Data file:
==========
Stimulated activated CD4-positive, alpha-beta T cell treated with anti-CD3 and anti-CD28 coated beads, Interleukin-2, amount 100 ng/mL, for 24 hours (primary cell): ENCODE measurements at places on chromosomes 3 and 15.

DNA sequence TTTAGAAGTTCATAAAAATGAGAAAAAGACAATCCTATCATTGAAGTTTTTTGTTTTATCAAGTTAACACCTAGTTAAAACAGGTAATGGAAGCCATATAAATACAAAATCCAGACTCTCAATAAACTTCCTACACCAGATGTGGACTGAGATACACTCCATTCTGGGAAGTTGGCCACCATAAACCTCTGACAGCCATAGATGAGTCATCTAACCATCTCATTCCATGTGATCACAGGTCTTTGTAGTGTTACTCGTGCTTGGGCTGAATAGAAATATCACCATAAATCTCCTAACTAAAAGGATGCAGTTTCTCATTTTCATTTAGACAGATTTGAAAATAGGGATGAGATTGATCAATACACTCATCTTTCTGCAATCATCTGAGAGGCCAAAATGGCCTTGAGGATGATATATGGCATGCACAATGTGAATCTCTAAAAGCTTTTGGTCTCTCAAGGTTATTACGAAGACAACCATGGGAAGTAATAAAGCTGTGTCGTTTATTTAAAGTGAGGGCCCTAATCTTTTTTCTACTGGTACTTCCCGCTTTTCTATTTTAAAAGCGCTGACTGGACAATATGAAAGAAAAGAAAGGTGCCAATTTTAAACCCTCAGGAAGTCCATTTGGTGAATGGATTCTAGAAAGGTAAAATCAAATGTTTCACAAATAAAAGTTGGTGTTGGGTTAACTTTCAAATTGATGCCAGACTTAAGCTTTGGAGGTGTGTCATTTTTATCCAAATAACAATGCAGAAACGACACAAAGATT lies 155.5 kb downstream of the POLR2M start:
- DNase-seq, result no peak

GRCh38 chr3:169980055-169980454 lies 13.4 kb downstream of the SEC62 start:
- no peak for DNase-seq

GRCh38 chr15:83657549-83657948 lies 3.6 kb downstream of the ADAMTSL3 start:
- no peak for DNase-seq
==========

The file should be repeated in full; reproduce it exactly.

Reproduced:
Stimulated activated CD4-positive, alpha-beta T cell treated with anti-CD3 and anti-CD28 coated beads, Interleukin-2, amount 100 ng/mL, for 24 hours (primary cell): ENCODE measurements at places on chromosomes 3 and 15.

DNA sequence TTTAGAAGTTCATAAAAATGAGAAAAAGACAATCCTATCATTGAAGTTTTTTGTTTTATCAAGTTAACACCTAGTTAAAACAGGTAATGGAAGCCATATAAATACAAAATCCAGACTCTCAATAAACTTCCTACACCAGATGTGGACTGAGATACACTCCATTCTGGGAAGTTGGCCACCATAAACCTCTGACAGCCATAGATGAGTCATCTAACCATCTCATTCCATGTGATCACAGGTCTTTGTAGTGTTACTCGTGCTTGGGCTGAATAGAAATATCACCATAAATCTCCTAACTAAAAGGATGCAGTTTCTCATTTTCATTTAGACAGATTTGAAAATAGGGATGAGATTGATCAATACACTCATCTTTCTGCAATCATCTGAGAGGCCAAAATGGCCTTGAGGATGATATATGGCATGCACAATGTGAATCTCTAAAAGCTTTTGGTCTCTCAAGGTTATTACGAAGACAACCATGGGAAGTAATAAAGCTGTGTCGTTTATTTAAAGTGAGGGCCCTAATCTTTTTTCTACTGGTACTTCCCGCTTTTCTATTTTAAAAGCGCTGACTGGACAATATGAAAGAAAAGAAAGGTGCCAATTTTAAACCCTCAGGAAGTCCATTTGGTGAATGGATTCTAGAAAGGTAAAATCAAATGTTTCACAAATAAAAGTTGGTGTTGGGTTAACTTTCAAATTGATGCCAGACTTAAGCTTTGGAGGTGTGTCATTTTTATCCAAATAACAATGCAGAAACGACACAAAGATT lies 155.5 kb downstream of the POLR2M start:
- DNase-seq, result no peak

GRCh38 chr3:169980055-169980454 lies 13.4 kb downstream of the SEC62 start:
- no peak for DNase-seq

GRCh38 chr15:83657549-83657948 lies 3.6 kb downstream of the ADAMTSL3 start:
- no peak for DNase-seq